We’ve all heard the expression “it’s like pulling teeth”, meaning something unpleasant and laborious that we don’t want to do.
But most people would still rather pull teeth than having them pulled.
Nevertheless, it’s an unfortunate fact of life that this is a procedure many people have to endure.
If you’re a coffee lover who is soon heading for the dentist’s chair, you might well be asking the question, can you drink coffee after tooth extraction? Here we have a look in more detail at the procedure to bring you the answers you’re looking for.
Check out this video if you want to know what to do after you have a tooth extracted.
Why do we need to have our teeth extracted?
Before we think about drinking coffee after tooth extraction, we need to have a look in a bit more detail at the procedure itself. Let’s start with why people need to have their teeth pulled in the first place.
One reason is trauma to the teeth. Sometimes, if your teeth are damaged, a dentist is able to repair them. However, if the damage is too severe, teeth may need to be removed.
Another reason is decay. We need to take good care of our teeth by brushing at least twice a day and by avoiding sugary foods. If our teeth are allowed to decay, they may also need to be taken out.
One more common cause for the removal of teeth is having a crowded mouth. If our teeth don’t grow straight or are too big for our mouths, there might not be space for all of them.
This is especially common in people who require orthodontic treatment. When teeth are straightened, sometimes there is not enough space for them all and some need to be removed.
Sometimes teeth also need to be removed where there is an infection if it can’t be treated with antibiotics or root canal therapy.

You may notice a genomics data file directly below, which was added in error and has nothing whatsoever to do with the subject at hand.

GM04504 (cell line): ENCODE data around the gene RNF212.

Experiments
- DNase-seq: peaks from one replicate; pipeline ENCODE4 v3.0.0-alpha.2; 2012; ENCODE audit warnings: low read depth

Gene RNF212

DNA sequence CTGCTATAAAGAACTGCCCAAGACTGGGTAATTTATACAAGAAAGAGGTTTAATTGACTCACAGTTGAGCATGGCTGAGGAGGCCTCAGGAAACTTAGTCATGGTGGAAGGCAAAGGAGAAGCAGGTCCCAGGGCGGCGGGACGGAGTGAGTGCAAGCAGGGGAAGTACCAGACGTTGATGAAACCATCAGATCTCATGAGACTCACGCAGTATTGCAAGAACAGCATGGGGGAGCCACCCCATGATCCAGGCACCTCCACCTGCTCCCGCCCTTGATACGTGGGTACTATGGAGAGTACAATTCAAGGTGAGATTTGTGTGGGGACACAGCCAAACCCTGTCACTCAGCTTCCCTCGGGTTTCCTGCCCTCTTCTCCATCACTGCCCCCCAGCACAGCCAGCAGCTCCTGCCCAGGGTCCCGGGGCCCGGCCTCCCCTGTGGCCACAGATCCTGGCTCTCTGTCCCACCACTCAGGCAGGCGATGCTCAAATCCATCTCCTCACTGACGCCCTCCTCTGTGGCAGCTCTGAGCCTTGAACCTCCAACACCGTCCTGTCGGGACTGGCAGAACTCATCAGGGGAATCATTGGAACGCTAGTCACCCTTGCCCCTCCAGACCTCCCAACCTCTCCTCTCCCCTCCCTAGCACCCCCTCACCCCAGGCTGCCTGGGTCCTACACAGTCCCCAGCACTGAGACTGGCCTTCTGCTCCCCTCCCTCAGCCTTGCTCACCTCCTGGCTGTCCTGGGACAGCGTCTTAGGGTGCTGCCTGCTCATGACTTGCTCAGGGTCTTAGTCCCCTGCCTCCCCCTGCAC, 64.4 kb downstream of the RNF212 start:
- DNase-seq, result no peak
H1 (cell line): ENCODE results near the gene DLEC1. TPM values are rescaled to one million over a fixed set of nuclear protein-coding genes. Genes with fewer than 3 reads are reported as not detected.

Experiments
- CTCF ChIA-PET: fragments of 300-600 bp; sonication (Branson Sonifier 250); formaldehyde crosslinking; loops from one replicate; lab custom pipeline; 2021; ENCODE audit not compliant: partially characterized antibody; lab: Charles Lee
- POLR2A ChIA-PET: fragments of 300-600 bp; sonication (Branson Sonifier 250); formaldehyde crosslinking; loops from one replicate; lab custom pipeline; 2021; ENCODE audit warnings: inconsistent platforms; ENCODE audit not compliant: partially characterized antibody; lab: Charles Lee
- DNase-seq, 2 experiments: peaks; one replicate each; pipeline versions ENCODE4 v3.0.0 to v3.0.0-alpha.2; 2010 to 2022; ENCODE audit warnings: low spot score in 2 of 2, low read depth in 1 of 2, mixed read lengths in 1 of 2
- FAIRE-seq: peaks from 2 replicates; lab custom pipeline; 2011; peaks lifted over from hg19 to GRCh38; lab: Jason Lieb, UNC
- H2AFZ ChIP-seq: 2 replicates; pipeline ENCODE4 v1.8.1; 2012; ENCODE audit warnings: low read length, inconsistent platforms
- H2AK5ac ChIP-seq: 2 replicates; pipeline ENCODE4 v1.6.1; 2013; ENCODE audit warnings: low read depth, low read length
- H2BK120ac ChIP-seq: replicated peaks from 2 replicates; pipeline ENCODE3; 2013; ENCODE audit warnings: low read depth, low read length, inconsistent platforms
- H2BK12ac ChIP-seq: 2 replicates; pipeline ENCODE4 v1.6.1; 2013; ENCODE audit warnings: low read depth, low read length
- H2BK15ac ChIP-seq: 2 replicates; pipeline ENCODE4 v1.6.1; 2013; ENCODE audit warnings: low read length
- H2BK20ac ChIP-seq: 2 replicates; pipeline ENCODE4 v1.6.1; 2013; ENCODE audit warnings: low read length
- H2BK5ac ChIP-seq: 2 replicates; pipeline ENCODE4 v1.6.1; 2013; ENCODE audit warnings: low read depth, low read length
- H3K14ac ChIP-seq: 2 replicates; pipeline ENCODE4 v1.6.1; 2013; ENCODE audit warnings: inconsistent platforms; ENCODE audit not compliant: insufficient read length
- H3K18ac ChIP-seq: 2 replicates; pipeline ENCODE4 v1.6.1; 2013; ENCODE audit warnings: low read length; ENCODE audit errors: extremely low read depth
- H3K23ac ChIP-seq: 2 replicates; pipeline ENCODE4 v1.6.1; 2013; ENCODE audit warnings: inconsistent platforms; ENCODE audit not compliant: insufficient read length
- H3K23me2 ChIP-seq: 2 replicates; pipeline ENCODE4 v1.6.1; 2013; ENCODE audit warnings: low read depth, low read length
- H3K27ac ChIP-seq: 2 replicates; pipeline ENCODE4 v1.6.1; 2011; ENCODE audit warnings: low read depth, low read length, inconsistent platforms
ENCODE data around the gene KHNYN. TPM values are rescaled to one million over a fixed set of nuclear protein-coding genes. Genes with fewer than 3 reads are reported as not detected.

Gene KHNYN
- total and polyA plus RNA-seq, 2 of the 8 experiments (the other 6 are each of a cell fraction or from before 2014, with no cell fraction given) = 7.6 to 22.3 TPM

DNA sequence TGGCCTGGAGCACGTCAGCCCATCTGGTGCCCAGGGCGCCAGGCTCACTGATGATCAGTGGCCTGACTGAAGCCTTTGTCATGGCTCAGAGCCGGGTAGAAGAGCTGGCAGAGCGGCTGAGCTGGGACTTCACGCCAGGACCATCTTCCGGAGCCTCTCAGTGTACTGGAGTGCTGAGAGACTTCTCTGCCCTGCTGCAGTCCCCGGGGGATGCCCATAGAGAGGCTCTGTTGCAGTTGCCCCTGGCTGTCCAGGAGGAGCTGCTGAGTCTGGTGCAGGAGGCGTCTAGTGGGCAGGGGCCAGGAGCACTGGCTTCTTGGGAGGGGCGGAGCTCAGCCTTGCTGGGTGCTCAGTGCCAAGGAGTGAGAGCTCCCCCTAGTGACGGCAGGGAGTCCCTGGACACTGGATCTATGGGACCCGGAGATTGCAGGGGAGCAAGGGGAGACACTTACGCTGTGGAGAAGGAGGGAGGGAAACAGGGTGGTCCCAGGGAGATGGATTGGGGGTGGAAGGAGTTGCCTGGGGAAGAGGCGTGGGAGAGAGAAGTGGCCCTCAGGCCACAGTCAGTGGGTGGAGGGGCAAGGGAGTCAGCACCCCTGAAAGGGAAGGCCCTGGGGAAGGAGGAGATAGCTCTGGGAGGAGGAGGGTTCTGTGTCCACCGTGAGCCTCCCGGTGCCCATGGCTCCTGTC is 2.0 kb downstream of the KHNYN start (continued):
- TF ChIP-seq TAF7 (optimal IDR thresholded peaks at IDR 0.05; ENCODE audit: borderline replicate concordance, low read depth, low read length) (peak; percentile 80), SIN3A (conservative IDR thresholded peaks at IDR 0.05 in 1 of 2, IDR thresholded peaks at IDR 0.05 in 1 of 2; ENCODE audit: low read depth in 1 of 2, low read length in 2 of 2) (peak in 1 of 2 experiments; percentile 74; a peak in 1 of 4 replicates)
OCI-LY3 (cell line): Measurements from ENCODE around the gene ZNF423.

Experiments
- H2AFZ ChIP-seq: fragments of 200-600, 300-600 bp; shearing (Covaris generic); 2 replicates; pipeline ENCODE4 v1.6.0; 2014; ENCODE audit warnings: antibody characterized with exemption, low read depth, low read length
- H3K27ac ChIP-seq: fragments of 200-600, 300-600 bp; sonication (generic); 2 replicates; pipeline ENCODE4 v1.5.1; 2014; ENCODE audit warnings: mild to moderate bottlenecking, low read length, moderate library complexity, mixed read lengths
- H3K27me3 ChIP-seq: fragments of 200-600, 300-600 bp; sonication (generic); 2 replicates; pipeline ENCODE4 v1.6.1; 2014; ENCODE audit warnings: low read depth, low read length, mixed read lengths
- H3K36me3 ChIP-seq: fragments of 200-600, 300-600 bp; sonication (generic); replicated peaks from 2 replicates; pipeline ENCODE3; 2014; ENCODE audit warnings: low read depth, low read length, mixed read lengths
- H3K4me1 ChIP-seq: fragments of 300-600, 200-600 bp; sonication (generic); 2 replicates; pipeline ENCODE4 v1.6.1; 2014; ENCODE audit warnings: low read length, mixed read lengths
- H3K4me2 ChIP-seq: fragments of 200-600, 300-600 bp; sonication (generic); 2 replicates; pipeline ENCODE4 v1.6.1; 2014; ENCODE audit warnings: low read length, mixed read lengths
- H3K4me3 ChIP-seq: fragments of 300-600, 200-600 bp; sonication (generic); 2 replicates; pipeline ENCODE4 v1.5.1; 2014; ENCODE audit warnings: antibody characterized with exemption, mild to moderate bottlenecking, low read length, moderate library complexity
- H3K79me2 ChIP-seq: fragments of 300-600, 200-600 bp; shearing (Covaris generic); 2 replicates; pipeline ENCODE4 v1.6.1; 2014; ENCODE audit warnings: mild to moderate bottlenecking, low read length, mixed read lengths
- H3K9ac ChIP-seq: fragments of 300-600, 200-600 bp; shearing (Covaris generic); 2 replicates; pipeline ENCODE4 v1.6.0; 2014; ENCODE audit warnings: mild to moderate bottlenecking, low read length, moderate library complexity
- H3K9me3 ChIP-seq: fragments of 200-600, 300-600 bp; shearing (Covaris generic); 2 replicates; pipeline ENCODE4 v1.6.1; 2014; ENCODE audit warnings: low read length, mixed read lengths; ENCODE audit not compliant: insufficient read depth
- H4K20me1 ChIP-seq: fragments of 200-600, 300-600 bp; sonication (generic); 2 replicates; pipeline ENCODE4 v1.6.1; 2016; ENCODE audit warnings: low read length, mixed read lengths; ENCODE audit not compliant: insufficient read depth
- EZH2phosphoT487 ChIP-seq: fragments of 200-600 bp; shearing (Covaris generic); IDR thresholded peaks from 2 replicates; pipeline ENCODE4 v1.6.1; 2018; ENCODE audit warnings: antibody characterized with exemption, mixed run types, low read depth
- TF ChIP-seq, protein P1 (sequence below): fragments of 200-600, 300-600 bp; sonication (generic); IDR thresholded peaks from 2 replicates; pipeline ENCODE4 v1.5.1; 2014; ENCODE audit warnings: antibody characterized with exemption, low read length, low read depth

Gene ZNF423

There are many other reasons why a tooth may need to be removed but these are some of the most common.
What is the procedure?
The procedure for removing a tooth may vary depending on whether it is a simple removal or if a surgical removal is required.
A simple removal is usually carried out under local anaesthetic. The tooth is gripped using dental forceps and is rocked back and forth to break the ligament that attaches it to the bone before being pulled out.
Surgical removals are when the simple technique can’t be used because the tooth is not accessible or if it is under the gum. These removals require an incision and are commonly done under general anaesthetic.
Sometimes teeth cannot be removed in one go and it is necessary to break them.
Each removal is unique and may have its own particular difficulties and complications depending on the mouth of the patient.
After the removal
After the tooth is removed, a blood clot needs to form to stem the bleeding and to protect the hole where the tooth was.
Once the tooth is removed, the dentist will usually apply a gauze which the patient then bites down on to help stop the bleeding and to allow the blot clot to form.
Sometimes the gum is closed with stitches, usually of the dissolvable kind.
From this point, there is a risk of infection of the hole where the tooth was and the surrounding gums and care should be taken to avoid this.
After the extraction, the gauze should be changed when it becomes soaked in blood; otherwise, it needs to be changed every three hours for the first day. After a few days, it needs to be changed less frequently, perhaps three or four times per day (1).
It is extremely important to allow a blood clot to form, and once it has formed, it is important not to dislodge it. For the first 24 hours, you should not rinse your mouth at all. After this, you should rinse gently with a salt water solution.
For the first 24 hours, you should also avoid spitting or drinking with a straw for the same reason (sucking on a straw can dislodge the blood clot).
You should not smoke for at least three days after the procedure.
The site of the extraction may take up to several months to fully heal, but you should already start to feel much better after only a week or so. The first 24-48 hours are the most important.
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There is one complication worth pointing out at this stage and that is something known as a “dry socket”. As we have already mentioned, it is very important to let a blood clot form. This is the body’s natural way of protecting itself and healing the wound.
However, if the blood clot is dislodged or dissolved, it can result in a dry socket. This sometimes extremely painful condition is where there is no clot protecting the hole; the bone where the tooth used to be is left exposed.